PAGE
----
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September 14, 2020 3 min read

This is less a review and more of a love story. ­I got my first Western Mountaineering sleeping bag sometime in the early 1980’s. Western had been manufacturing bags since the seventies, but at the time they also had a pair of retail mountaineering/outdoor stores, one in Santa Cruz, right down there on the Mall, and the other on South First Street, in San Jose. In between climbing trips to the Sierra I worked at the Santa Cruz store, as a clerk and buyer. This was after my on again, off again college career had entered another off again phase, but that’s another story. I didn’t have much money then, and even with my employee discount my bag was a splurge I needed, but could ill afford. Then, as now, I appreciated that more money spent upfront for a high quality item would pay me back in the long run.

Anyway, my bag was some version of the Ultralight – deep purple on the outside, and I think a shade of red on the interior. It was amazingly light, with a new-fangled ripstop nylon outer, and a similar material on the interior, amazingly compact, and amazingly warm. I loved that thing like an old friend. Nights where I wasn’t out in the backcountry, which were most nights back then, I’d dream of past and future climbing trips where I got to use my sleeping bag 

My bag had a special feel, soft yet light, not at all synthetic feeling like nylon can be, and a lightness of heft that is hard to describe – I could grab a clump of the bag, wad it up in my hand, and it would smush down to nothing. I always enjoyed the process of stuffing it into its impossibly small stuff bag, and taking it out again, with its offer of comfort and warmth.

As my outdoor career took off I used my sleeping bag more and more frequently. Eventually, after over ten years of 180 days a year use, the bag met its end when I pushed a foot through the worn out inner fabric and into the bowels of the down filling. I recall a messy repair job with duck tape and lots of feathers – this was really my first introduction to what down actually looks and behaves like when unconstrained by fabric. Light weight fabrics back then were quite fragile! I remember that trip well, it was for Crossroads School, backpacking in Little Yosemite Valley, just after the Rodney King riots had happened in LA.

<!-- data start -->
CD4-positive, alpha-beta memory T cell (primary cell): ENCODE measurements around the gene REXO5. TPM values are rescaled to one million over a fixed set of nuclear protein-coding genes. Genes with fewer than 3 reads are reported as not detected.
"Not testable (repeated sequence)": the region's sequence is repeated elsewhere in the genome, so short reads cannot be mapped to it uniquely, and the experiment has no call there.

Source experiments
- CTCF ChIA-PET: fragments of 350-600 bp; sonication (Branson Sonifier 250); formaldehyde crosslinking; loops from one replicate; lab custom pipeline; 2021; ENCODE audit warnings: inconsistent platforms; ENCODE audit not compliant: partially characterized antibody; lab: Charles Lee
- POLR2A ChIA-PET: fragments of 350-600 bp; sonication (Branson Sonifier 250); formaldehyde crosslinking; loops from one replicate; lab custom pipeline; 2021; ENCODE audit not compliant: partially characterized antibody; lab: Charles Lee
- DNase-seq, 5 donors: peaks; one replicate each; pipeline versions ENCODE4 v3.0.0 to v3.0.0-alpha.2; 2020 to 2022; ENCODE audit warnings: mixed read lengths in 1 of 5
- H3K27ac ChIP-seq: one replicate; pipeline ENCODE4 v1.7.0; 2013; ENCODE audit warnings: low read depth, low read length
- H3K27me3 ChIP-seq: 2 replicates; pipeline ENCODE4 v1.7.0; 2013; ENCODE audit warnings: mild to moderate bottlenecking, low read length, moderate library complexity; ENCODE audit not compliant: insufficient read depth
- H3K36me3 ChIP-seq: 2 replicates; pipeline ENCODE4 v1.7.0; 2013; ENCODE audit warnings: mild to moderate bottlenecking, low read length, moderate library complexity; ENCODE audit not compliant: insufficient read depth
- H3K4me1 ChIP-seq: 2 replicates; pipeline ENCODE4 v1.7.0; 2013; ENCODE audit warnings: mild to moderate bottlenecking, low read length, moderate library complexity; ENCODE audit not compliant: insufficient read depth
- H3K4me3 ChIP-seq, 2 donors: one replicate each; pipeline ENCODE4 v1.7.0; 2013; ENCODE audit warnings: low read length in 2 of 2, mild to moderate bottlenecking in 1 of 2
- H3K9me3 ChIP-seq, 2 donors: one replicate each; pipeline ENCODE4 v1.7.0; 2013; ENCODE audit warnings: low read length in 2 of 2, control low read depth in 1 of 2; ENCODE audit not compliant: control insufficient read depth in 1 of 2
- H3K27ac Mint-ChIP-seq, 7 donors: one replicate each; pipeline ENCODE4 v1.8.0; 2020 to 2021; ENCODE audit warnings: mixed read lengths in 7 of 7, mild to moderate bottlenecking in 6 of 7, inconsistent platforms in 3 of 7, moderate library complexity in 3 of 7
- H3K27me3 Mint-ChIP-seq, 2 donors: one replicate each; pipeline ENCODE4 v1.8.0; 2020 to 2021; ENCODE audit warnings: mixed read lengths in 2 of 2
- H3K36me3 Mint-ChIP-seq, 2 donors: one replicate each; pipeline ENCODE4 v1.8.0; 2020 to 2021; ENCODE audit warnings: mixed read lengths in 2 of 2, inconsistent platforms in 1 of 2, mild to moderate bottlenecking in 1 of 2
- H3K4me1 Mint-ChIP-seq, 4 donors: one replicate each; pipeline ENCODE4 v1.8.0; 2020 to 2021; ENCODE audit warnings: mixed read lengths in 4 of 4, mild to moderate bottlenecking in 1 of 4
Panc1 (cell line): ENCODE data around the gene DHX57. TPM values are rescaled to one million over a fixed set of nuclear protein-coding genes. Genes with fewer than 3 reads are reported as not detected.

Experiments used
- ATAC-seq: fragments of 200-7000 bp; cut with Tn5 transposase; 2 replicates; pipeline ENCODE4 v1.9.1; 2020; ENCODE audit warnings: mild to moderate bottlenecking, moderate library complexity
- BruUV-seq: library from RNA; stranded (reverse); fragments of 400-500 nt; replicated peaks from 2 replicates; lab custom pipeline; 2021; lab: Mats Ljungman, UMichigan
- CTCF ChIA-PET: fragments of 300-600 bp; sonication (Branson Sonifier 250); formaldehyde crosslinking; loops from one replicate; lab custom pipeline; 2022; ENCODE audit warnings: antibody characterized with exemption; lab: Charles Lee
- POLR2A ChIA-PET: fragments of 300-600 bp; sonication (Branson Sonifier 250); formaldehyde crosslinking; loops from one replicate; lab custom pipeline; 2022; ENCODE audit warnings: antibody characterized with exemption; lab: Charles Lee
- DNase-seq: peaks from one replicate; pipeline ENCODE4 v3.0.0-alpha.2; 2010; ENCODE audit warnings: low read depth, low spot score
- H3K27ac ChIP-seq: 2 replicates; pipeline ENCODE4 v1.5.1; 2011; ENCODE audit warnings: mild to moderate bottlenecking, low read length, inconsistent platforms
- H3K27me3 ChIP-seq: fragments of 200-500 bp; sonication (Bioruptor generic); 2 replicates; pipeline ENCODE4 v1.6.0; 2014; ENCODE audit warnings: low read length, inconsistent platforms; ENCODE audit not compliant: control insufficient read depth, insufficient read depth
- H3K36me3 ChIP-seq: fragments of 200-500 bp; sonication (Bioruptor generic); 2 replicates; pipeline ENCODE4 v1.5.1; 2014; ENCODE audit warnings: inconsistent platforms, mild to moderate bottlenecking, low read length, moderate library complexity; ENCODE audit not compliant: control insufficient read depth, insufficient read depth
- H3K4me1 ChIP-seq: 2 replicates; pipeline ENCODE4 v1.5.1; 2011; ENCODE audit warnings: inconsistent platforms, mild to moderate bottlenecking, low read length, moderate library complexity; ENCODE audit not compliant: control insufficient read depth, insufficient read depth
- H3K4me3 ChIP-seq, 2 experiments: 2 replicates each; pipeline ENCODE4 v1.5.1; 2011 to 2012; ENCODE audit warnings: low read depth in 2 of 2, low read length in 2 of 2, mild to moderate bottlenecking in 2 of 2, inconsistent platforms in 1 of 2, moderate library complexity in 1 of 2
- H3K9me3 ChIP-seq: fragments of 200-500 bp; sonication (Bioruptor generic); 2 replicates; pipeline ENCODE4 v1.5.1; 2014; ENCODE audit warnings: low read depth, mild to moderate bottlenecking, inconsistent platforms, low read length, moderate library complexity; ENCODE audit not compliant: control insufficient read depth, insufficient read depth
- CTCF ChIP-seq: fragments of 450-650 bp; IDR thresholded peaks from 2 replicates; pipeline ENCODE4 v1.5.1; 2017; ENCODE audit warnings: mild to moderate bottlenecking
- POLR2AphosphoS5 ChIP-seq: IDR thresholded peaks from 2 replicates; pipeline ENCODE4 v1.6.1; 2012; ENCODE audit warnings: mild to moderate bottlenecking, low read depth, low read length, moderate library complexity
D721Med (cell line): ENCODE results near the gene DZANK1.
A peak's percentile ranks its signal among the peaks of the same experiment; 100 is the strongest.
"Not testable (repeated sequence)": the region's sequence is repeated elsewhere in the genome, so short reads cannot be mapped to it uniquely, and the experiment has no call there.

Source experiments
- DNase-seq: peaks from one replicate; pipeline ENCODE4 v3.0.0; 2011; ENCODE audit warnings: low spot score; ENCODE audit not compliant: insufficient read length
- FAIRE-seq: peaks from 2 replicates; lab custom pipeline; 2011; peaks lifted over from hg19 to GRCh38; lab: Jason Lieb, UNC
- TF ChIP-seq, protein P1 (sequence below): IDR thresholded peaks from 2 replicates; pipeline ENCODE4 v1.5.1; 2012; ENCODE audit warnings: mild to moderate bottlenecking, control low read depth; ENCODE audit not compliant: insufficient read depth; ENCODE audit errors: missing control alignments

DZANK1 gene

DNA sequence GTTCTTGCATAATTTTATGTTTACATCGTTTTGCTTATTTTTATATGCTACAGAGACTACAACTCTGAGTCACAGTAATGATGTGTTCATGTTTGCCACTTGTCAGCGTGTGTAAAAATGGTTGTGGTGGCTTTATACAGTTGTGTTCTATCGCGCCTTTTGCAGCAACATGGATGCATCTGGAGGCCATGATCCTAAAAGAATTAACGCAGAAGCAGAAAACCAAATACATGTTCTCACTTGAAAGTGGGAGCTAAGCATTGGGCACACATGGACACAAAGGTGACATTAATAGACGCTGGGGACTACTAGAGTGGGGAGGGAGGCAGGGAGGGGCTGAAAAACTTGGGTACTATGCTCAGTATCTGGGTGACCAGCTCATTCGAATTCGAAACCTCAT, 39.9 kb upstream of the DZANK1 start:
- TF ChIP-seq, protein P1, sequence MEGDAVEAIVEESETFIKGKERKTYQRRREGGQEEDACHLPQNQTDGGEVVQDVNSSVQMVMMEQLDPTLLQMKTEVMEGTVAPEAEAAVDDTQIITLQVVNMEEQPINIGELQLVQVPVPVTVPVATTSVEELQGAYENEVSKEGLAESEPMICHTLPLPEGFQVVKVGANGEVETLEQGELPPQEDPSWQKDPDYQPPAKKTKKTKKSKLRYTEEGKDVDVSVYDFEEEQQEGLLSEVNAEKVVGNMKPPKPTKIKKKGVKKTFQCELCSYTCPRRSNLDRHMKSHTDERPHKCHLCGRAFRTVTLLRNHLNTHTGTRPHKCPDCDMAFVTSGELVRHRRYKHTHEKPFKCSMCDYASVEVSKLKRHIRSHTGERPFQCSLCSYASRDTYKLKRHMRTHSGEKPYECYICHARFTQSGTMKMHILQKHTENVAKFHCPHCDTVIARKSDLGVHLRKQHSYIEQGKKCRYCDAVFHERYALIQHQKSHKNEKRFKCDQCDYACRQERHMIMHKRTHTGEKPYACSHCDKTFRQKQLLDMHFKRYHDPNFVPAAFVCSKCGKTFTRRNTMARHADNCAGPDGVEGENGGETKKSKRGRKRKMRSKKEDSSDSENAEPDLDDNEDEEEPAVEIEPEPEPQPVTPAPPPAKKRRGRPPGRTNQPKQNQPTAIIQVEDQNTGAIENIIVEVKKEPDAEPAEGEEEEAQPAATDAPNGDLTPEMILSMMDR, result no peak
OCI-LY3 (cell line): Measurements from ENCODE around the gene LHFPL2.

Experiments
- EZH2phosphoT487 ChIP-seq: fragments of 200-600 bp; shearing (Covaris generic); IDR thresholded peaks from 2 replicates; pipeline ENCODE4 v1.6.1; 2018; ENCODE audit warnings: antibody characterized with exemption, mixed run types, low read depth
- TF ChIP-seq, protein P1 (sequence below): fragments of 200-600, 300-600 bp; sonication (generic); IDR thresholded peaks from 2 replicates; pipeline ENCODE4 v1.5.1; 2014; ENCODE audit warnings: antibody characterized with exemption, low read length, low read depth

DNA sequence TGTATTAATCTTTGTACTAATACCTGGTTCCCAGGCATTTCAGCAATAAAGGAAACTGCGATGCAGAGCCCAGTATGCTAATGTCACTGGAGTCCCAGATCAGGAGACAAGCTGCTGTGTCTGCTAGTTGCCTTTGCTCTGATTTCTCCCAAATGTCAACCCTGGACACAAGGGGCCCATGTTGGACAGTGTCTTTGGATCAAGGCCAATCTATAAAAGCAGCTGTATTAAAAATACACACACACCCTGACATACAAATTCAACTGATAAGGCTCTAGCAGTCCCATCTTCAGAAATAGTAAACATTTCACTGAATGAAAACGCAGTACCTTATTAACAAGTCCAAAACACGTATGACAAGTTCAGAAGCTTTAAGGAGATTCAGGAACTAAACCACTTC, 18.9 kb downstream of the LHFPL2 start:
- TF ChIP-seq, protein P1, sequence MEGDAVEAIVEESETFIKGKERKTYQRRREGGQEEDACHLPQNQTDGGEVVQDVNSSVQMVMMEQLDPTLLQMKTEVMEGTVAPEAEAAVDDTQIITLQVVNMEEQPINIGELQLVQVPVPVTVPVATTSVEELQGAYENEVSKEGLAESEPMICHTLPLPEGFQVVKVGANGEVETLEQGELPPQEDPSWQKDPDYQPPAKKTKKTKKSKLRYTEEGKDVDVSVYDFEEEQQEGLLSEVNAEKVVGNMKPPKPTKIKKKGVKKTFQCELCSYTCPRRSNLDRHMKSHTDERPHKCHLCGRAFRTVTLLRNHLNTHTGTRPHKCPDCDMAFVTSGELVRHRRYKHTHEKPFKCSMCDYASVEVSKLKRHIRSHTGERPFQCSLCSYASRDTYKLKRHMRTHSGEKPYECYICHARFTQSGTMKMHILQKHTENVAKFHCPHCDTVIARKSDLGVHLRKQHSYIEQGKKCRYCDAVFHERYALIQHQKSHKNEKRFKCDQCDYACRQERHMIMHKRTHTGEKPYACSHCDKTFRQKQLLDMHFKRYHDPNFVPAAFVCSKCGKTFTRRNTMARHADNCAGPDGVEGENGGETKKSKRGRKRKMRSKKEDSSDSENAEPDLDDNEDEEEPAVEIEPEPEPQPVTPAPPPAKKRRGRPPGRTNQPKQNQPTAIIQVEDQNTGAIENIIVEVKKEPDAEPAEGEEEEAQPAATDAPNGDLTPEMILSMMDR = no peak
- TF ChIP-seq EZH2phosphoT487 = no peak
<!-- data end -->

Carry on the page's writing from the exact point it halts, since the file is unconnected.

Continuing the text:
a stormy day, two guys sitting on their backpacks in a snow storm, with snow piling up on them

Nearly forty years on, and likely at the tail end of a lengthy career as a mountain guide, I have a quiver of Western Mountaineering sleeping bags. The Astralite for warm fastpacking trips, and SAR missions where I really hope I won’t spend the night out, but don’t really know. This bag would fit in a 1liter water bottle with room for your rain gear left over. I have a Summerlite that was my main summer bag for many years of guiding in the Sierra. But if it’s forecast to be cold, or it’s the shoulder season, I want something warmer. Something like the 20º rated Alpinlite. If you wanted just one bag, this would likely be the one. Unless it’s the miraculously warm Antelope microfiber bag, rated at 5º. This is my spring ski tour bag, and gets me by on most winter Sierra trips.

The only problem with having a quiver of sleeping bags is deciding which one to take. Will this bag be too much? When in doubt I always error on the warmer side. 

There’s something about sleeping bags in the way that there’s something about an appealing but unread good book, or a map. All these offer promises of adventures to be had, comfort when it’s uncomfortable. They are both a bridge to the future, a proposition of things that might be. When I'm in my gear storage room I like to remember all the places I've been with my sleeping bag, and all those places yet to come. 

Todd Vogel
Todd Vogel



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